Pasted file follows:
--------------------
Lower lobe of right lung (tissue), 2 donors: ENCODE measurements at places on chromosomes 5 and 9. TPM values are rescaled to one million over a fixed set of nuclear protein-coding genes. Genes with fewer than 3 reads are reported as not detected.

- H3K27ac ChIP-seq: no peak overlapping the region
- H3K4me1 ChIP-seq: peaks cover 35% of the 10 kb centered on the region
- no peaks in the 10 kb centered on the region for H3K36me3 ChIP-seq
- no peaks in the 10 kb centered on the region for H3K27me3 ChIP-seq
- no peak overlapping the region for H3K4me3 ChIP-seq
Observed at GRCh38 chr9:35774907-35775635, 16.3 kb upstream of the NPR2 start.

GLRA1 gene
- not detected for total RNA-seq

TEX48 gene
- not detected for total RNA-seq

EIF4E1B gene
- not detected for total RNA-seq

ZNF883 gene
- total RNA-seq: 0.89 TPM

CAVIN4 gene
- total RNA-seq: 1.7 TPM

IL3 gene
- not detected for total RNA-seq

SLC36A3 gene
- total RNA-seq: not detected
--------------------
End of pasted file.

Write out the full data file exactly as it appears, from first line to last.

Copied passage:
Lower lobe of right lung (tissue), 2 donors: ENCODE measurements at places on chromosomes 5 and 9. TPM values are rescaled to one million over a fixed set of nuclear protein-coding genes. Genes with fewer than 3 reads are reported as not detected.

- H3K27ac ChIP-seq: no peak overlapping the region
- H3K4me1 ChIP-seq: peaks cover 35% of the 10 kb centered on the region
- no peaks in the 10 kb centered on the region for H3K36me3 ChIP-seq
- no peaks in the 10 kb centered on the region for H3K27me3 ChIP-seq
- no peak overlapping the region for H3K4me3 ChIP-seq
Observed at GRCh38 chr9:35774907-35775635, 16.3 kb upstream of the NPR2 start.

GLRA1 gene
- not detected for total RNA-seq

TEX48 gene
- not detected for total RNA-seq

EIF4E1B gene
- not detected for total RNA-seq

ZNF883 gene
- total RNA-seq: 0.89 TPM

CAVIN4 gene
- total RNA-seq: 1.7 TPM

IL3 gene
- not detected for total RNA-seq

SLC36A3 gene
- total RNA-seq: not detected